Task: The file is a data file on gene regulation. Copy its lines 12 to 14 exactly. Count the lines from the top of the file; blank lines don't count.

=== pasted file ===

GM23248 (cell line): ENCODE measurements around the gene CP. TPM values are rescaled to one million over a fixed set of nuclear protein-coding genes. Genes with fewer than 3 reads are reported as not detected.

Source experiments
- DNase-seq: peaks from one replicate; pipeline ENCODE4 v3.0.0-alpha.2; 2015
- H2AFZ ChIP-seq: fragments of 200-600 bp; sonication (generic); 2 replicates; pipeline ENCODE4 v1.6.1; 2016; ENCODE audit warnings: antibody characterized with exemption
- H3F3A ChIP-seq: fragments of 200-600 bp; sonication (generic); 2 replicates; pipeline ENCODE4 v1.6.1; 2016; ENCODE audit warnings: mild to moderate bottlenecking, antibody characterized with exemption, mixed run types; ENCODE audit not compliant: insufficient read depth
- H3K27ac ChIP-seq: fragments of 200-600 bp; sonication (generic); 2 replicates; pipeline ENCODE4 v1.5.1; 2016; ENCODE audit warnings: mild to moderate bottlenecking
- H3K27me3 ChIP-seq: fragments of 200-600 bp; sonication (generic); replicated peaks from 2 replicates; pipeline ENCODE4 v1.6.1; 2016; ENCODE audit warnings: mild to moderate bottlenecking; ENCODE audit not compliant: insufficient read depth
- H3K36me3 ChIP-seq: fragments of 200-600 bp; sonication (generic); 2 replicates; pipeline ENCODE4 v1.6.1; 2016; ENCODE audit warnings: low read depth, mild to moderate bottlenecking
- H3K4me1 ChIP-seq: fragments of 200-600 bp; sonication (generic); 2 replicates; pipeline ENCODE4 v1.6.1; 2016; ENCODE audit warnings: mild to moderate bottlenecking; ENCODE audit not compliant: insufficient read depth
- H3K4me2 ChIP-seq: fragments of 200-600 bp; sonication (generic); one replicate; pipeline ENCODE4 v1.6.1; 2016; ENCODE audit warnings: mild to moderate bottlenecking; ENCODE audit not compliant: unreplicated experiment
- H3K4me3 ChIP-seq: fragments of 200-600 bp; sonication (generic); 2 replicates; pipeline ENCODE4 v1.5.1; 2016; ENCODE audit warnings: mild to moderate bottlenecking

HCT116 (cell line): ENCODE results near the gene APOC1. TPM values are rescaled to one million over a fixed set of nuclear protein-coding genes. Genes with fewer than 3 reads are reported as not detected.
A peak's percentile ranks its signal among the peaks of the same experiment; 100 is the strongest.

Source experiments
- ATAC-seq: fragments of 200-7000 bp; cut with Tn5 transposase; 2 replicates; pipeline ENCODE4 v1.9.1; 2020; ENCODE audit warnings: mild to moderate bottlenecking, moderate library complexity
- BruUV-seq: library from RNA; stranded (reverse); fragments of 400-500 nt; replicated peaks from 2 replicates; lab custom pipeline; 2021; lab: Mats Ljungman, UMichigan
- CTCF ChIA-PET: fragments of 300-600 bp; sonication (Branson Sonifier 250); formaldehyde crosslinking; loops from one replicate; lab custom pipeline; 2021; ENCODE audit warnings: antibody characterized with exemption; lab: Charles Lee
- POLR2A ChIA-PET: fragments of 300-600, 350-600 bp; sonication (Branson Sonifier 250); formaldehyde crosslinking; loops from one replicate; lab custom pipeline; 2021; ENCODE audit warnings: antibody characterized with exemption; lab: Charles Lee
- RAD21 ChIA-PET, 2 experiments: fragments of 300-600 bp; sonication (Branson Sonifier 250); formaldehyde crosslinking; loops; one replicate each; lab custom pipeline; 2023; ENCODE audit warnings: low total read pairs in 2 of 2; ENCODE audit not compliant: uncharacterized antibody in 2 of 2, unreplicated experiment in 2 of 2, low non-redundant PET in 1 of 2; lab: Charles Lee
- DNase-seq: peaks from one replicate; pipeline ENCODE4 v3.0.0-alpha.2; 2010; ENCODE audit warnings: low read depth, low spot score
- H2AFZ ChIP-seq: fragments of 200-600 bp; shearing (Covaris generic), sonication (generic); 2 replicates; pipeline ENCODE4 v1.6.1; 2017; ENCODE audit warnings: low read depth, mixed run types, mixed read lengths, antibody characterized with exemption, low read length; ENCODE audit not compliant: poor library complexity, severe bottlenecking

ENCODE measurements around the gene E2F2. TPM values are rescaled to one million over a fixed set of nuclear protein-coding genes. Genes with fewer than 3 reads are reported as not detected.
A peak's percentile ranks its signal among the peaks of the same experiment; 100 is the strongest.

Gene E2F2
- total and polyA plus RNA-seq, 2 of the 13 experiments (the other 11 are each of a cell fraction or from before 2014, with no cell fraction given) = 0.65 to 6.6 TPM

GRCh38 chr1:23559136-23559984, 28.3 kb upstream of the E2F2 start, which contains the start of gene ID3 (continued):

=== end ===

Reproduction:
HCT116 (cell line): ENCODE results near the gene APOC1. TPM values are rescaled to one million over a fixed set of nuclear protein-coding genes. Genes with fewer than 3 reads are reported as not detected.
A peak's percentile ranks its signal among the peaks of the same experiment; 100 is the strongest.

Source experiments